{
                var row = dt.NewRow();
                row["ID"] = 3;
                row["Forename"] = "Luis";
                row["Surname"] = "Suarez";
                dt.Rows.Add(row);
            }

            return dt;
        }
    }
}

Setting `$code` to this text, you can run the following code to add this type:


Add-Type -TypeDefinition $code -ReferencedAssemblies System.Data, System.Xml

And you can use `Out-GridView` to view the output of the above class's method:


[ConsoleApp6.XXClass]::CreateSampleDt() | Out-GridView

Thursday, 6 July 2017

Programming Verbs: Populate

The verb `Populate` means:

A method `PopulateX()` populates an object that is named `X` with data appropriate for `X`. The underlying data source is understood from the method's context. Generally these methods do not return anything, and do not accept parameters.
For example, if you had a method:

public void PopulateStudentGrid() {
    // ...
}

The `StudentGrid` would be populated with data from a source that is understood from the context.

It is necessary to give such a method a documentation comment because those unfamiliar with the code will not know what data you are populating `X` with or where it comes from.

Programming Verbs: Get and Set

The following are verbs/nouns synonymous with `Get` and `Set`:


| Origin         | Get                      | Set          |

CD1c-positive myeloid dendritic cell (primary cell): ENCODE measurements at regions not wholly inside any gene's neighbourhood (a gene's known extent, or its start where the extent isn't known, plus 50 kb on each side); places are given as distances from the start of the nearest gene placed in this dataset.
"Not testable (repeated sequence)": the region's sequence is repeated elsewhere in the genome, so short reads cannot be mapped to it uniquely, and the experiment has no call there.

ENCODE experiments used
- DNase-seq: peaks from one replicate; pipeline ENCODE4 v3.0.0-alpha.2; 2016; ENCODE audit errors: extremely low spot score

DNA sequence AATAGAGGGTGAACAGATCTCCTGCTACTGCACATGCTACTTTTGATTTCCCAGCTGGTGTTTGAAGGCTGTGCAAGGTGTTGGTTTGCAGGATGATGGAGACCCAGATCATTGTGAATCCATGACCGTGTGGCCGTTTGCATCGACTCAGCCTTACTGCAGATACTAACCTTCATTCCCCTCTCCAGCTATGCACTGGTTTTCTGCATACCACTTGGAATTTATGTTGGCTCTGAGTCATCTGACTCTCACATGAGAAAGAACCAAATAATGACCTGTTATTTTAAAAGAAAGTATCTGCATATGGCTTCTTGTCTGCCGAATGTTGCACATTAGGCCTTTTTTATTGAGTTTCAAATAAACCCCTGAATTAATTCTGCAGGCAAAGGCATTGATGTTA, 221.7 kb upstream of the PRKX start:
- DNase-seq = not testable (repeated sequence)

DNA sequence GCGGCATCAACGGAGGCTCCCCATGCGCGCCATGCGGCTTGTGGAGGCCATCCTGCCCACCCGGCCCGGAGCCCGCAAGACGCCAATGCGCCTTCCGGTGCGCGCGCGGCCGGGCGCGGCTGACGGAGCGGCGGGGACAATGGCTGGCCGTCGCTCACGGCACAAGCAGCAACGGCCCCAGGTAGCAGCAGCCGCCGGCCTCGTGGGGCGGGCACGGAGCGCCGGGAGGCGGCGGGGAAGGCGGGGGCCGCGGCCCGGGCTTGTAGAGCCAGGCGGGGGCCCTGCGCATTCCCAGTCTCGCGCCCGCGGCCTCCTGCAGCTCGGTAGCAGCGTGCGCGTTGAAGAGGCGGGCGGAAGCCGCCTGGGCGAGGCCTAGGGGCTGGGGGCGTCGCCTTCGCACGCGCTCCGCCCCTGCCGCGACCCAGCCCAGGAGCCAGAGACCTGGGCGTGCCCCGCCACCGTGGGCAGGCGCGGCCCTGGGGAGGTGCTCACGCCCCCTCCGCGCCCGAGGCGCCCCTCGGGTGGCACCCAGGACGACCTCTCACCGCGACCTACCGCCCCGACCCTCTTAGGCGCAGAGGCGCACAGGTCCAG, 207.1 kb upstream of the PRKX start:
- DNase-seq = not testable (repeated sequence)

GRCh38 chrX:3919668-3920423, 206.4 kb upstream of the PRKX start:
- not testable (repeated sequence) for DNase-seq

|----------------+--------------------------+--------------|
| General        | read                     | write        |
| General        |                          | put          |
| OO             | get                      | set          |
| git            | pull, clone              | push, commit |
| Data warehouse | extract                  | load         |
| General        | out                      | in           |
| General        | output                   | input        |
| Programming    |                          | return       |
| General        | query                    | command      |
| HTTP           | GET                      | POST, PUSH   |
| General        | emit*                    | absorb*      |
| General        | produce*                 | consume*     |
| General        | producer*                | consumer*    |
| General        | open, subscribe, consume |              |
| Programming    | access                   | mutate       |
| General        | export*                  | import*      |
| General        | retrieve                 |              |
| General        | function*                | action*      |
| General        | receive                  | send         |

The starred items are words from the point of view of the object being gotten or set.

Friday, 30 June 2017

Viewing Hidden Passwords in Windows 7

To view hidden passwords in Windows 7, download PSExec, unzip to a folder, and run this from the command line as admin:


PsExec.exe -i -s rundll32 keymgr.dll,KRShowKeyMgr

Sources

Configuring VirtualBox

Click on File → Preferences. In the General tab, set "Default Machine Folder" to a more appropriate location.

These settings are stored `VirtualBox.xml` in `%USERPROFILE%\.VirtualBox`.